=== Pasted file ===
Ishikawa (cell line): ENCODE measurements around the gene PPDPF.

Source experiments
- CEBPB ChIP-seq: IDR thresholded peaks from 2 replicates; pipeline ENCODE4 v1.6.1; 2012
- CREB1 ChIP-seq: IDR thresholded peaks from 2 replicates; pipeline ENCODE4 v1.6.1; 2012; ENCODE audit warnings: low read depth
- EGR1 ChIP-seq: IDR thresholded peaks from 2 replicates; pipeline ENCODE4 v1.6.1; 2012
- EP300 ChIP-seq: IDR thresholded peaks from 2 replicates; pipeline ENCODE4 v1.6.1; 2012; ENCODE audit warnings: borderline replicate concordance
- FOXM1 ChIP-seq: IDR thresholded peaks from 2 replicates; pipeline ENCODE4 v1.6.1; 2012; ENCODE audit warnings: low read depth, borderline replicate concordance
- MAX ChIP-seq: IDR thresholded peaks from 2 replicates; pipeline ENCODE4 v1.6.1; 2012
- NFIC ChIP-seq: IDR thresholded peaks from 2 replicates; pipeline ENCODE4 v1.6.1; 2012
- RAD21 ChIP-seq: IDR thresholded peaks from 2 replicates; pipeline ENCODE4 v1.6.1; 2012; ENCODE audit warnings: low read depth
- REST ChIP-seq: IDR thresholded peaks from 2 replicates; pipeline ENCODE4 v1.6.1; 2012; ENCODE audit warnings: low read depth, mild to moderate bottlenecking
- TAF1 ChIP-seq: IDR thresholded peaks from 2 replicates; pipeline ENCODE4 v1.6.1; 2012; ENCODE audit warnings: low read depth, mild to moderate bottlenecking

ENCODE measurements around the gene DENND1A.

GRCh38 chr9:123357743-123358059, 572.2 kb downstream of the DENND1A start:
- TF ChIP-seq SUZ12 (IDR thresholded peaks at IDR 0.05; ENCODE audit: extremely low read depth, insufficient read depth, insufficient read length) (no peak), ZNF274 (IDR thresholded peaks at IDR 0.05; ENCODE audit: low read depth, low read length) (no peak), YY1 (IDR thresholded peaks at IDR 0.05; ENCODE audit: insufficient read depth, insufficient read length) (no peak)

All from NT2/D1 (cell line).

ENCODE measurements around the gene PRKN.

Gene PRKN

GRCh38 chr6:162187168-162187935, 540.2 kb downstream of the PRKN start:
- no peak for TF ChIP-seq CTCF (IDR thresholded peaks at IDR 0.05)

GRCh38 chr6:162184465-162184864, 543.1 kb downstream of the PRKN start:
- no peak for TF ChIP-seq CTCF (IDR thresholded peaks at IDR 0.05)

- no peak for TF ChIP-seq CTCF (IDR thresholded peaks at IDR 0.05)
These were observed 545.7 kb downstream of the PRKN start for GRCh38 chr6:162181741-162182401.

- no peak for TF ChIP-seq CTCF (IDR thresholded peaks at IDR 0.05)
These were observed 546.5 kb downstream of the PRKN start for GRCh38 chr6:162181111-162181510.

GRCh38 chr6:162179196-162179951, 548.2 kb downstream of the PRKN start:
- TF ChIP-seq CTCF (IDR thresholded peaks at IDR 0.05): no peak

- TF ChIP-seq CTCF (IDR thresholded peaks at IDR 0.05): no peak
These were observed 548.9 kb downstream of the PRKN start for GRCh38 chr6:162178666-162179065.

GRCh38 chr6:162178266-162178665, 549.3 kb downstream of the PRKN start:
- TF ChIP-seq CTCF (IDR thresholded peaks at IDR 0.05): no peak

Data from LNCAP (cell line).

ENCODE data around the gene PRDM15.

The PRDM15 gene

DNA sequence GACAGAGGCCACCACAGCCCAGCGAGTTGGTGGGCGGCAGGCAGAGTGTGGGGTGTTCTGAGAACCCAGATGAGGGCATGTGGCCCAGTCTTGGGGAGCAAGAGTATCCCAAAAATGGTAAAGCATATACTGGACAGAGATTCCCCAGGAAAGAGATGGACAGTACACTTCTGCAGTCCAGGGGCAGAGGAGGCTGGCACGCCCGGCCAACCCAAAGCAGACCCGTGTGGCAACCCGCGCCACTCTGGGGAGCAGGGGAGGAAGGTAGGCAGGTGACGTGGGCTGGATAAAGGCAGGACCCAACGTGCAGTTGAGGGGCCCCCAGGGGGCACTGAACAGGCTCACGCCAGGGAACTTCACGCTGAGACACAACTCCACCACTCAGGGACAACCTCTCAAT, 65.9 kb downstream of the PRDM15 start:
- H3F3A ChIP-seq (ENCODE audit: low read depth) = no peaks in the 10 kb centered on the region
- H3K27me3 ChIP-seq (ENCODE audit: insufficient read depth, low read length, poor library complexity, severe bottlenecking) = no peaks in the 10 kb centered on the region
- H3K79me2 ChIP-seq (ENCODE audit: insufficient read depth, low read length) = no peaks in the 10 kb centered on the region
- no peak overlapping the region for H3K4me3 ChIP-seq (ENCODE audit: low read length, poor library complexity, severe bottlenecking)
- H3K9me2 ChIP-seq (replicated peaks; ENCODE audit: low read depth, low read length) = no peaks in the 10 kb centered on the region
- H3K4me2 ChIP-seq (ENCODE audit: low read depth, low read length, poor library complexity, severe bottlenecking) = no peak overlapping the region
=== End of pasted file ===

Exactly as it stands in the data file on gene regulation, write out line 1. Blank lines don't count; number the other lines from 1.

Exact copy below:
Ishikawa (cell line): ENCODE measurements around the gene PPDPF.